Thoughts on Charlottesville, or It’s about Tolerance – not Race

Sharks and Jets ─ spoiling for a fight, looking to rumble when cops are out if sight. Did West Side Story just play a return engagement in real time recently in Virginia? And yes, just like the musical, someone even got killed in the fracas. The recent events in Charlottesville just brought the story into a 21st century setting. Anyway, that is how I interpret the senseless brouhaha in Thomas Jefferson’s home town ─ a street riot between two brawling gangs, each determined to shut down the other.

The absurdity of this farce is heightened by the fact that its purported cause is a couple of long-deceased generals whose memorials are deemed to be “offensive” to the radical left which has taken particular pains to spin events into the familiar narrative about hate and racism. True, the moronic white supremacists involved were itching to make gaudy headlines by whatever means, egged on by their radical counterparts on the left. What I find truly hateful though is the attempt by self-appointed “culture thugs” on either side to shut down the rights of anyone else to disagree with their obsessively self-righteous positions. That is basically a fascist tactic, irrespective of whoever may be exploiting it. Webster states that fascism, among other things, “stands for severe economic and social regimentation, and a forcible suppression of opposition.”

It is clear from Charlottesville that both sides refuse to honor the principle of “live and let live” which has underpinned the American experiment in freedom from its inception. When these modern day iconoclasts condescend to making war on monuments and statues the focus is no longer racism, sexism, or even anti-semitism but on cultural imposition. Pulling down lifeless statues reminds one of Nazis burning books in the town square. In that respect “Antifa” is little more than an up-to-date version of brown-shirt squadrons charged with “cleansing” our history of any unpopular symbols or ideas. But this erasure of history, in its darker aspects, is a dangerous thing because it unfolds as another form of repression, and repression, as experience has shown repeatedly, does not alleviate social pressures but only builds up more steam.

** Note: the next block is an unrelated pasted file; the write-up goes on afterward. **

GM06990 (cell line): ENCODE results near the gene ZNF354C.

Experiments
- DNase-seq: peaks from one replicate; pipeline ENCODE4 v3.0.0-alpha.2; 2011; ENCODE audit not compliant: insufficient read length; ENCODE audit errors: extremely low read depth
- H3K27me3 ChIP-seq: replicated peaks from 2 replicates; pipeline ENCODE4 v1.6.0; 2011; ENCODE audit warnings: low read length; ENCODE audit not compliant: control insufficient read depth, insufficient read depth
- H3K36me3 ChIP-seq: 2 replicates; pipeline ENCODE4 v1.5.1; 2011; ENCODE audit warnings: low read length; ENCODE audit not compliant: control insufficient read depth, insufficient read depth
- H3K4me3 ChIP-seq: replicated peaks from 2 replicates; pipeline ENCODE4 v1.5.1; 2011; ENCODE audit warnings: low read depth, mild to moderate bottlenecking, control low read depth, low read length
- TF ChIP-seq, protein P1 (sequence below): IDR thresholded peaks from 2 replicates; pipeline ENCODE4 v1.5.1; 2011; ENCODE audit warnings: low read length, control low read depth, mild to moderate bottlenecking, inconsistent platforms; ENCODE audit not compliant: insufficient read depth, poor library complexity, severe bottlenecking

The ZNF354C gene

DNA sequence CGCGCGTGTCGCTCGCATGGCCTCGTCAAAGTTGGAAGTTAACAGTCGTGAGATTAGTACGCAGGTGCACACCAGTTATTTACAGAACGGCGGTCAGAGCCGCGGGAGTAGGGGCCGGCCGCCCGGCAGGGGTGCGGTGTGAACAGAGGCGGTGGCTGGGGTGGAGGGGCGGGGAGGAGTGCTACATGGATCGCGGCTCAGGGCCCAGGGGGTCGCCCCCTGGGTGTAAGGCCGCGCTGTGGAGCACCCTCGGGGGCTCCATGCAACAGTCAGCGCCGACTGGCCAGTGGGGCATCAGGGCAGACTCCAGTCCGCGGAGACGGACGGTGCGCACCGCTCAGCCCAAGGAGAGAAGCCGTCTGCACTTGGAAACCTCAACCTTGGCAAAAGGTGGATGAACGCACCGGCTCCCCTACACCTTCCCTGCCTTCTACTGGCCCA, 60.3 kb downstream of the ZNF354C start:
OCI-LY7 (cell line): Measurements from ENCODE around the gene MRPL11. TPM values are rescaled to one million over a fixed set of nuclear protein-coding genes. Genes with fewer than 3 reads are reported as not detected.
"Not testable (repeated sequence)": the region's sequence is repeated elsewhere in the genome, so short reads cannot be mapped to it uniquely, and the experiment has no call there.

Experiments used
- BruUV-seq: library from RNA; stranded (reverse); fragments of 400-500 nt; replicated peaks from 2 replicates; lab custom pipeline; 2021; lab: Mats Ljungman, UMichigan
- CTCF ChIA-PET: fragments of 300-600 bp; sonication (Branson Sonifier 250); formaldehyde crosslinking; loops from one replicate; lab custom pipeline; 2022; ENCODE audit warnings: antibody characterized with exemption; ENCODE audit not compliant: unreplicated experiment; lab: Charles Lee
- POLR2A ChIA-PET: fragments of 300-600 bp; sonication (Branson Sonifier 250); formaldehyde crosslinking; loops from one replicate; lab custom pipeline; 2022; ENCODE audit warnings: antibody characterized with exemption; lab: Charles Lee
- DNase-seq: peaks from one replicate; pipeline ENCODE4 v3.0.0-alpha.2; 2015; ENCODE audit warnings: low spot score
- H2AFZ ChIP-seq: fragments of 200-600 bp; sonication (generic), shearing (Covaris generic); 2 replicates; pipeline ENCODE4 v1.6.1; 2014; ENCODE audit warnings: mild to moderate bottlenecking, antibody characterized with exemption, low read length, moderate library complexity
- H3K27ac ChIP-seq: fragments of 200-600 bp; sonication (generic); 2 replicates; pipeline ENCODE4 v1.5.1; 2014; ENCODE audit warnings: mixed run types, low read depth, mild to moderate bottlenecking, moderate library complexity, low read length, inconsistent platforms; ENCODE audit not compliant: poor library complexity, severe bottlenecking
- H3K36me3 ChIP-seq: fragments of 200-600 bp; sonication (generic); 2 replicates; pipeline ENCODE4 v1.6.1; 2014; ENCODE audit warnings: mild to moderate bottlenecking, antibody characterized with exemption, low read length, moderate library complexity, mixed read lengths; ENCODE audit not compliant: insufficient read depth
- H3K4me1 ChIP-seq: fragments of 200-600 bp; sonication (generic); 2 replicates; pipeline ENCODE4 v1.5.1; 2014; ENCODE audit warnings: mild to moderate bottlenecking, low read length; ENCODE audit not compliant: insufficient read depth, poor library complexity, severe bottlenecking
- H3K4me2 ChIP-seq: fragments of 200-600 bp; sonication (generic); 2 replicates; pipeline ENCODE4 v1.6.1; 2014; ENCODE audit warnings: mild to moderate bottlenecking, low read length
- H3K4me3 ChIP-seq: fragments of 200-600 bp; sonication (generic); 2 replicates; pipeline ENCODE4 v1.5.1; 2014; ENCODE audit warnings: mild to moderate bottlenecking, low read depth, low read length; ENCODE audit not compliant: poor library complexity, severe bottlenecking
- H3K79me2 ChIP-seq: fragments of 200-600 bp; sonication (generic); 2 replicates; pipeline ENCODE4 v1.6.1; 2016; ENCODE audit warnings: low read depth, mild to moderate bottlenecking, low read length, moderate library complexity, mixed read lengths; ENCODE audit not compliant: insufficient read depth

Nobody is qualified to say for sure whether Robert E Lee was a saint or a villain, but he was undoubtedly the greatest general this nation has ever produced. In his own time he was highly respected by both Northerners and Southerners as an honorable man who spent the remaining years of his life after that terrible war trying to bring reconciliation to both sections. He personally lost his entire fortune and estate (confiscated by the Union and known today as Arlington National Cemetery). And while we today are entitled to make certain judgments, with the benefit of hindsight, about what transpired in prior centuries, the greatest sin any honest historian can commit is to judge an historical figure purely by contemporary views and standards.